Moral tussle in the city of lights

INVISIBLE FURIES by Michiel Heyns (Jonathan Ball)

Johannesburg is the “second greatest city after Paris”, according to William Kentridge in the title of his first animated film (1989); for many of us it is our hometown, but the vast majority of Jo’burgers will never visit Paris, to see whether they agree with its position as only second greatest, or for any other reason. Nevertheless, many of us, Jo’burgers and other South Africans, do have a corner of consciousness occupied by concepts of Paris induced by reading, movies, music and art.

Each one will have a list, and in my case it was in Johannesburg that I found, in 1965, on a book stall outside the City Hall in Market Street, a battered, much-read copy of Gertrude Stein’s Autobiography of Alice B Toklas. Over the years I have built up a surprisingly feminine depository of ideas on Paris, provided by Nancy Mitford, novelist, biographer (Madame de Pompadour, Voltaire) and historian; the mysterious Colette; Simone de Beauvoir; and, in the film world, Jeanne Moreau and Simone Signoret. And others — up until Woody Allen’s Midnight in Paris, in which he examines Americans at work and play in Paris, including the strange and influential Gertrude Stein.

Paris is the setting for Michiel Heyns’s ambitious and complex new novel, Invisible Furies, which is a riff on Henry James’s novel The Ambassadors.
Underlying all the hype and reverence is the idea that Paris somehow has the ability, far better than any actual therapy, to liberate people from modes of thought or being that they may be stuck in. It has some magical way of improving people or at least moving them on.

In both the James and Heyns novels the protagonist is sent to Paris as an emissary of a parent who wants a son to return home. In Heyns’s novel the protagonist is Christopher Turner, sent by his old friend to offer a proposition to his son, Eric de Villiers, concerning the family wine farm, Beau Regarde, in the Fransch­hoek area.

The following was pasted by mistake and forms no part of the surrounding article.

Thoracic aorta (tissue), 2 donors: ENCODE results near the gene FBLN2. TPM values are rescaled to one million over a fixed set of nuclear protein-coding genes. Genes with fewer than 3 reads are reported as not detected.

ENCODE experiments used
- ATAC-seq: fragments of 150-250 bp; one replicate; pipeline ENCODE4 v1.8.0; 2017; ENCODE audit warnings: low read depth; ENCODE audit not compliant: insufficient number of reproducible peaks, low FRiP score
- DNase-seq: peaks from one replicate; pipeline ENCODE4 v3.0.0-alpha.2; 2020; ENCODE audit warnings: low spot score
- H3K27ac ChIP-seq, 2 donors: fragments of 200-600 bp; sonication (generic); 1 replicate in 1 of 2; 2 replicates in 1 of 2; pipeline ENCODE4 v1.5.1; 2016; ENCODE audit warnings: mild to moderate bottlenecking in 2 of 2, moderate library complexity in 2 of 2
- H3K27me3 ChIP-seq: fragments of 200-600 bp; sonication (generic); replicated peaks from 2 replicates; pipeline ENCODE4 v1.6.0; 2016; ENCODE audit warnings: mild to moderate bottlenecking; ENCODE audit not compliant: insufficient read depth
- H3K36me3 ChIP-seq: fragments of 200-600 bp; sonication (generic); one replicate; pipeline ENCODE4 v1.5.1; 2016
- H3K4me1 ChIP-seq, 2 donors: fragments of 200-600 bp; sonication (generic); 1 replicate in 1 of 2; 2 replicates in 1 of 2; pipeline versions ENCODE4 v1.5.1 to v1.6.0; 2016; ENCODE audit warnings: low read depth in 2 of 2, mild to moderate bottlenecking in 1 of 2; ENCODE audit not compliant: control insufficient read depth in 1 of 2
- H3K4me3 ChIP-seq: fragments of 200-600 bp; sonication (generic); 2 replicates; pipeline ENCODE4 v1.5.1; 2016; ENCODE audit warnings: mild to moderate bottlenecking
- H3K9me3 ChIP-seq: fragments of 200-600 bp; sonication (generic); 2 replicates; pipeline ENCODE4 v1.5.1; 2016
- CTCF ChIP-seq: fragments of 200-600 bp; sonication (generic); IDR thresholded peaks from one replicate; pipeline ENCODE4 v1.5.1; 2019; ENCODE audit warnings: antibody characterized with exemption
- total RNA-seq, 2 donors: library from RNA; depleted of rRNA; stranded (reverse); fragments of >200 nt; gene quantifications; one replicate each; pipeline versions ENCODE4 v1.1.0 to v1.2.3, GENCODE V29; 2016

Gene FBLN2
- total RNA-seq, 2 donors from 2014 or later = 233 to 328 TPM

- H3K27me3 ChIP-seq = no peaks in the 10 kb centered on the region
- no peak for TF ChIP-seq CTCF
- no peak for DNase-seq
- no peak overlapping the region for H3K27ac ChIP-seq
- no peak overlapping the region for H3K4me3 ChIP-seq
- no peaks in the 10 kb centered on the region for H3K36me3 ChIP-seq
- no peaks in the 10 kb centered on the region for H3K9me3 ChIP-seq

Not only is this “like being the ambassador for a totalitarian regime” as one of Christopher’s friends remarks, it is also doubly complicated for Christopher as Paris is the city where 30 years before he and Eric’s father, Daniel, had spent a few idyllic weeks together.

On the one hand the novel examines how Eric has changed in the sophisticated worldliness of the ancient city, but Heyns also revisits a theme he has addressed in previous novels, that most poignant of all, unrequited love — or something like it. In both The Children’s Day and Lost Ground, and again in this novel, the protagonists have “lost what they never so much as had”.

This brings us to the central matter of the James novel, which the author himself elucidates in the preface to The Ambassadors when he points to a speech that passionately elaborates the idea that one should “live as much as [one] can”. In Invisible Furies it is Eric’s present and future as well as Christopher’s past that is examined in the light of this dictum.

Christopher is rather difficult to like and to identify with. At the outset he arrives in Paris determined not be seduced by the picturesque, touristy notions of what Paris is about.

Well and good. But he complains about the metro and about the Parisians; he even complains about the tourists and South African women, about whom he offers jaded stereotypes. This tendency to carp shows this unassuming fellow to be a disappointed man, who has shut down his life somewhat after being led up the garden path by Eric’s father.

Things do perk up a bit, however, when we find that Eric has become less of a South African oaf and more civilised, even “solicitous” — a word one comes to doubt toward the end of the book. Not only is Eric obliging and thoughtful, he also has many interesting friends in the fashion industry, including the beautiful Beatrice (from Potchefstroom) whom he is supposed to be going to marry.